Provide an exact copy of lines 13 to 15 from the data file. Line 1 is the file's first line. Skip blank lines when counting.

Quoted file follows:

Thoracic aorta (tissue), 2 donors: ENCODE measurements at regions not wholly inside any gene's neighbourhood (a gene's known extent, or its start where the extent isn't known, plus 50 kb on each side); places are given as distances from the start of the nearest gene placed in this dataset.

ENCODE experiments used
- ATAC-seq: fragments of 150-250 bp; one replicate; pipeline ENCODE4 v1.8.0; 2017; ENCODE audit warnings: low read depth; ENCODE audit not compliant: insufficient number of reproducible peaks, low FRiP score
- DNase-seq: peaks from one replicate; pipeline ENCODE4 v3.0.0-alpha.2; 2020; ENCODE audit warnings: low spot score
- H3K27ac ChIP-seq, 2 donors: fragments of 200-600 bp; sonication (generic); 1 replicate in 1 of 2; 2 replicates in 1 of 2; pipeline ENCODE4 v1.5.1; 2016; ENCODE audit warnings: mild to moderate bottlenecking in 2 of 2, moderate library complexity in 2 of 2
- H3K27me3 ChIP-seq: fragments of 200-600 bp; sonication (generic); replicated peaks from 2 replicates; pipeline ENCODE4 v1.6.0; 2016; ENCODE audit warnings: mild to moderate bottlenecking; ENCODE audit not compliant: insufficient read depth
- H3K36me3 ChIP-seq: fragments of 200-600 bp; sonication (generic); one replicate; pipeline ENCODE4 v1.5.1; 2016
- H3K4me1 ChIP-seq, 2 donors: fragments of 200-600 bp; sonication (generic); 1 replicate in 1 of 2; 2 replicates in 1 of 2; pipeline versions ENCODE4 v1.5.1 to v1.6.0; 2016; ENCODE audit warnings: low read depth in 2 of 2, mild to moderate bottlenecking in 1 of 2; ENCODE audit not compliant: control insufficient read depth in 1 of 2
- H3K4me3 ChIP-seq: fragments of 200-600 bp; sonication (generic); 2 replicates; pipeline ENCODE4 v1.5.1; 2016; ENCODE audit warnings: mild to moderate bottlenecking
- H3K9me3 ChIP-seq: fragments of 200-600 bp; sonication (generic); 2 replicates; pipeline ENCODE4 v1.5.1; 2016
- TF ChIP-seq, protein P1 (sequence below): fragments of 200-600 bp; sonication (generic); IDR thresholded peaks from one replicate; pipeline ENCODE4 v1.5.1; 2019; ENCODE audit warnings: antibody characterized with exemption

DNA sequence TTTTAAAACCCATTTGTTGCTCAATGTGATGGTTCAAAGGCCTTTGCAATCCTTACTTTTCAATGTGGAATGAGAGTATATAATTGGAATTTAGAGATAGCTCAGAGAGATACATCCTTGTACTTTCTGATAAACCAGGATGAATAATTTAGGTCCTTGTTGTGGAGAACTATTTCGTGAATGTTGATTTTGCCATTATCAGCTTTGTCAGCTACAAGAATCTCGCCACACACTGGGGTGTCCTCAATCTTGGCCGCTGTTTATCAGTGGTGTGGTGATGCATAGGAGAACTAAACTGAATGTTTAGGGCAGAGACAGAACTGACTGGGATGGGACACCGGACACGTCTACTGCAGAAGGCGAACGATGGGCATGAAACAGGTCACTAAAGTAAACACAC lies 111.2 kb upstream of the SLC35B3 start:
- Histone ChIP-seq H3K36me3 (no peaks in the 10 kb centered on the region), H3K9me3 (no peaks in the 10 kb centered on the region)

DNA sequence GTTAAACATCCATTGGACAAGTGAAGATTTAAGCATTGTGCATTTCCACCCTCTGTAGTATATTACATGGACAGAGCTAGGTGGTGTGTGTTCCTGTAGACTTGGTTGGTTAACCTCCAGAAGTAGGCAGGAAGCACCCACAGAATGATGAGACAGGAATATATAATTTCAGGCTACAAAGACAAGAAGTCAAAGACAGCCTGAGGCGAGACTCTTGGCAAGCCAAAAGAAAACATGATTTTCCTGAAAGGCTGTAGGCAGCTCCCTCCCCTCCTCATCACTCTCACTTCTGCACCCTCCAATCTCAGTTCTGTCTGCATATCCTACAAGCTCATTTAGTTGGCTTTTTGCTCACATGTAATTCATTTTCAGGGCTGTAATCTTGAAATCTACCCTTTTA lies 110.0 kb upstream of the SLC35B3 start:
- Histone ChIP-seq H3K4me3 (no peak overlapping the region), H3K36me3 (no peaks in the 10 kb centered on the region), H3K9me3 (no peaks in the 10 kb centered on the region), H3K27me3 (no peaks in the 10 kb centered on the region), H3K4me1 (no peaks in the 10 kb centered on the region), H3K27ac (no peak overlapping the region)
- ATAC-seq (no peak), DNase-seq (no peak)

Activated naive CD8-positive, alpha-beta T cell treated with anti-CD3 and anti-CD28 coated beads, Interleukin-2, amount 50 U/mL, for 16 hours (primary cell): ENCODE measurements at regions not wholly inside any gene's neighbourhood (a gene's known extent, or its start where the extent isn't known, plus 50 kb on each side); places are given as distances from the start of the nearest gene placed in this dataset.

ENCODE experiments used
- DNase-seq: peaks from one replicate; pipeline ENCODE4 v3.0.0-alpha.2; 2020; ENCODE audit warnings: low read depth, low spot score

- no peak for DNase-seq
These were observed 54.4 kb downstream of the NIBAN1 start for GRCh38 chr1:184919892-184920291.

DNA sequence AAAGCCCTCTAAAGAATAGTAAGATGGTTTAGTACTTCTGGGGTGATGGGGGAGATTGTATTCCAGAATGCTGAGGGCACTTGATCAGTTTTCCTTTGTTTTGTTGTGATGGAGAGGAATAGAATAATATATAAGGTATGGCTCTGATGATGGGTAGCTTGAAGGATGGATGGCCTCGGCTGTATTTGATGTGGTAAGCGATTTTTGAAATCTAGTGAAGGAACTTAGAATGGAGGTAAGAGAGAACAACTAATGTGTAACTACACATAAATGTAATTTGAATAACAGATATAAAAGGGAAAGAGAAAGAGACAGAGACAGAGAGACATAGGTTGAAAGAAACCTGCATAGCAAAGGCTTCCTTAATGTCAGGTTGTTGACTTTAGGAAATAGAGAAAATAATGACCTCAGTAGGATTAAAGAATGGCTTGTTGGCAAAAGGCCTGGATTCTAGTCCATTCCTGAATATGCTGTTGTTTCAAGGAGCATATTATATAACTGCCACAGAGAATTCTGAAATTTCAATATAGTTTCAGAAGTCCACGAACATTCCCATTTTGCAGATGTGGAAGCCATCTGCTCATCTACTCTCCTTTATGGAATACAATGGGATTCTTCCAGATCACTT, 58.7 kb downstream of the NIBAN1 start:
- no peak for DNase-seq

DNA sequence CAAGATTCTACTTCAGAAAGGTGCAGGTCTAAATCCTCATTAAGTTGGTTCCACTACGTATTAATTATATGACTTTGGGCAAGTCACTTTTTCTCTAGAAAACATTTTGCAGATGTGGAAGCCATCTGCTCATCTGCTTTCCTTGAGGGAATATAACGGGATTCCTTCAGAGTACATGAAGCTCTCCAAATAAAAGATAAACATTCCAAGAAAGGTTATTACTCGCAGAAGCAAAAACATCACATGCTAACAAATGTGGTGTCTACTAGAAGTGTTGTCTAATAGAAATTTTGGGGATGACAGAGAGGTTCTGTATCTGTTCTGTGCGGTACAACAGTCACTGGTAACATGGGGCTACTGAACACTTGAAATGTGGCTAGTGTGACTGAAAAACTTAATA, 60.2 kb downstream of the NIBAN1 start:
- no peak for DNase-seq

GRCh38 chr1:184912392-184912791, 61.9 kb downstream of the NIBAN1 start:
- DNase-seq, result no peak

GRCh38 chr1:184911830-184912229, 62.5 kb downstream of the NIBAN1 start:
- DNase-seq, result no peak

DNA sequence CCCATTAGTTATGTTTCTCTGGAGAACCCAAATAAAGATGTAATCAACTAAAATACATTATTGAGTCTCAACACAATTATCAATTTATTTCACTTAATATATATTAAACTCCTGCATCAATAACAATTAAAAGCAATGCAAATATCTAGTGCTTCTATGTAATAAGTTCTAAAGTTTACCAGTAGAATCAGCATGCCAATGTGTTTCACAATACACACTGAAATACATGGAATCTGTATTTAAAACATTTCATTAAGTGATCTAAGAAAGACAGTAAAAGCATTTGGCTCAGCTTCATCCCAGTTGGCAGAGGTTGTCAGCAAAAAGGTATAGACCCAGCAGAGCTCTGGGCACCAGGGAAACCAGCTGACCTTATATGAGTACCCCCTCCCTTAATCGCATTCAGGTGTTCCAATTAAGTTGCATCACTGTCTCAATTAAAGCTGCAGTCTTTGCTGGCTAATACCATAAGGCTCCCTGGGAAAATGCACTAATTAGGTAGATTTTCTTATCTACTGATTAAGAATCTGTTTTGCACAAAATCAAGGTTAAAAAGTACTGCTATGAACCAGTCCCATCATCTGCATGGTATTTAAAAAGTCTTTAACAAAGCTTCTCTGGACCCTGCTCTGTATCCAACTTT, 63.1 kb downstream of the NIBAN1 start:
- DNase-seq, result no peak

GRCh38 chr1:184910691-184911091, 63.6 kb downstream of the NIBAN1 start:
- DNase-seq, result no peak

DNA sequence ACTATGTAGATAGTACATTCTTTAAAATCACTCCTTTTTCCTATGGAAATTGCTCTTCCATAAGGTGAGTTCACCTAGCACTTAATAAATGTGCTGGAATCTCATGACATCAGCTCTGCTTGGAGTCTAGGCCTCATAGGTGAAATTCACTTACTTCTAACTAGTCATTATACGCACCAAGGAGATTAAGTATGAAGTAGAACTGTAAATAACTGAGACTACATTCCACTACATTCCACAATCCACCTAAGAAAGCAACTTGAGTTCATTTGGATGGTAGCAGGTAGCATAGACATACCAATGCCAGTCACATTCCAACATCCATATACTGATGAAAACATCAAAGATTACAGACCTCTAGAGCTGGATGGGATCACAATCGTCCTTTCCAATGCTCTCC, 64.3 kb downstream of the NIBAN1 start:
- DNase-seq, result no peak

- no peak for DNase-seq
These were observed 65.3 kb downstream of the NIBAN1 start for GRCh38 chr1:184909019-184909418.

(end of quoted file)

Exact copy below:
- Histone ChIP-seq H3K36me3 (no peaks in the 10 kb centered on the region), H3K9me3 (no peaks in the 10 kb centered on the region)

DNA sequence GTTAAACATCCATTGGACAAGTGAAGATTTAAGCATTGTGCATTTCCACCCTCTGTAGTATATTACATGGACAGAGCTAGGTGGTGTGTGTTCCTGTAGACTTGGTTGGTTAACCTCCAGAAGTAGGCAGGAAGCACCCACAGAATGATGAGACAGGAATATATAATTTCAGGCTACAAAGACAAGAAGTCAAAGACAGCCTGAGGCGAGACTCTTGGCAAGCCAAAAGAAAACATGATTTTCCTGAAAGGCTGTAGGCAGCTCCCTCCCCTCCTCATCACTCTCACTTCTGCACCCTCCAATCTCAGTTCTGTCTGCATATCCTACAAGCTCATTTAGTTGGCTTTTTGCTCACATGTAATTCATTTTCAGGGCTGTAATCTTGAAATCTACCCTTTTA lies 110.0 kb upstream of the SLC35B3 start:
- Histone ChIP-seq H3K4me3 (no peak overlapping the region), H3K36me3 (no peaks in the 10 kb centered on the region), H3K9me3 (no peaks in the 10 kb centered on the region), H3K27me3 (no peaks in the 10 kb centered on the region), H3K4me1 (no peaks in the 10 kb centered on the region), H3K27ac (no peak overlapping the region)